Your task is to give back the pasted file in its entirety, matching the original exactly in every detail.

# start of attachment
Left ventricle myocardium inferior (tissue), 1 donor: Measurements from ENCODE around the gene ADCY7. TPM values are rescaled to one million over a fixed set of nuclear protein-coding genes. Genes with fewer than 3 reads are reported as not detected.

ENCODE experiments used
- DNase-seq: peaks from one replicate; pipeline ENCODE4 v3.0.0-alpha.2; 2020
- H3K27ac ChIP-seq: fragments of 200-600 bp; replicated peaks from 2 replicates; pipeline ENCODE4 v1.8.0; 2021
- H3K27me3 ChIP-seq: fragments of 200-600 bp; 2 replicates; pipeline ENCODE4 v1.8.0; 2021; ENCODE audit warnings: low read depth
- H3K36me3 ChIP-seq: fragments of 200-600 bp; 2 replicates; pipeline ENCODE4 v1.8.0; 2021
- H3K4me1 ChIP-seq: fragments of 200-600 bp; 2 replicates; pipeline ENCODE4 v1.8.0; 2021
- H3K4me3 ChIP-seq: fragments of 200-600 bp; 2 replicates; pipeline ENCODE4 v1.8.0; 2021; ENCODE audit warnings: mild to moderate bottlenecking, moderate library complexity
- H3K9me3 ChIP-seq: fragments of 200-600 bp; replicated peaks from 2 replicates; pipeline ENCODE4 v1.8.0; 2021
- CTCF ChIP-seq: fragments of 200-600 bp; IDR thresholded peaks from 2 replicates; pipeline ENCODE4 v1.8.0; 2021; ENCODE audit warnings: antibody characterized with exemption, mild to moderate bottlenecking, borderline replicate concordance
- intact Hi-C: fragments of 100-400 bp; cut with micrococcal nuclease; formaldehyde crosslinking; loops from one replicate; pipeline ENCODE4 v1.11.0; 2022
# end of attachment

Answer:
Left ventricle myocardium inferior (tissue), 1 donor: Measurements from ENCODE around the gene ADCY7. TPM values are rescaled to one million over a fixed set of nuclear protein-coding genes. Genes with fewer than 3 reads are reported as not detected.

ENCODE experiments used
- DNase-seq: peaks from one replicate; pipeline ENCODE4 v3.0.0-alpha.2; 2020
- H3K27ac ChIP-seq: fragments of 200-600 bp; replicated peaks from 2 replicates; pipeline ENCODE4 v1.8.0; 2021
- H3K27me3 ChIP-seq: fragments of 200-600 bp; 2 replicates; pipeline ENCODE4 v1.8.0; 2021; ENCODE audit warnings: low read depth
- H3K36me3 ChIP-seq: fragments of 200-600 bp; 2 replicates; pipeline ENCODE4 v1.8.0; 2021
- H3K4me1 ChIP-seq: fragments of 200-600 bp; 2 replicates; pipeline ENCODE4 v1.8.0; 2021
- H3K4me3 ChIP-seq: fragments of 200-600 bp; 2 replicates; pipeline ENCODE4 v1.8.0; 2021; ENCODE audit warnings: mild to moderate bottlenecking, moderate library complexity
- H3K9me3 ChIP-seq: fragments of 200-600 bp; replicated peaks from 2 replicates; pipeline ENCODE4 v1.8.0; 2021
- CTCF ChIP-seq: fragments of 200-600 bp; IDR thresholded peaks from 2 replicates; pipeline ENCODE4 v1.8.0; 2021; ENCODE audit warnings: antibody characterized with exemption, mild to moderate bottlenecking, borderline replicate concordance
- intact Hi-C: fragments of 100-400 bp; cut with micrococcal nuclease; formaldehyde crosslinking; loops from one replicate; pipeline ENCODE4 v1.11.0; 2022